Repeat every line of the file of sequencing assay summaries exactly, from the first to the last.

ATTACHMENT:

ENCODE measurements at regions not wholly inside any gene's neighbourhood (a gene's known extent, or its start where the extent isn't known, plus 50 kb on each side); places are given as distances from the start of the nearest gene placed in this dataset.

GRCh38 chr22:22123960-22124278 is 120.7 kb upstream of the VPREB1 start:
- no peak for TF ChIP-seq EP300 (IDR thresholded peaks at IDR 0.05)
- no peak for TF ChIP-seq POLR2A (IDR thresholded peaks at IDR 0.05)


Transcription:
ENCODE measurements at regions not wholly inside any gene's neighbourhood (a gene's known extent, or its start where the extent isn't known, plus 50 kb on each side); places are given as distances from the start of the nearest gene placed in this dataset.

GRCh38 chr22:22123960-22124278 is 120.7 kb upstream of the VPREB1 start:
- no peak for TF ChIP-seq EP300 (IDR thresholded peaks at IDR 0.05)
- no peak for TF ChIP-seq POLR2A (IDR thresholded peaks at IDR 0.05)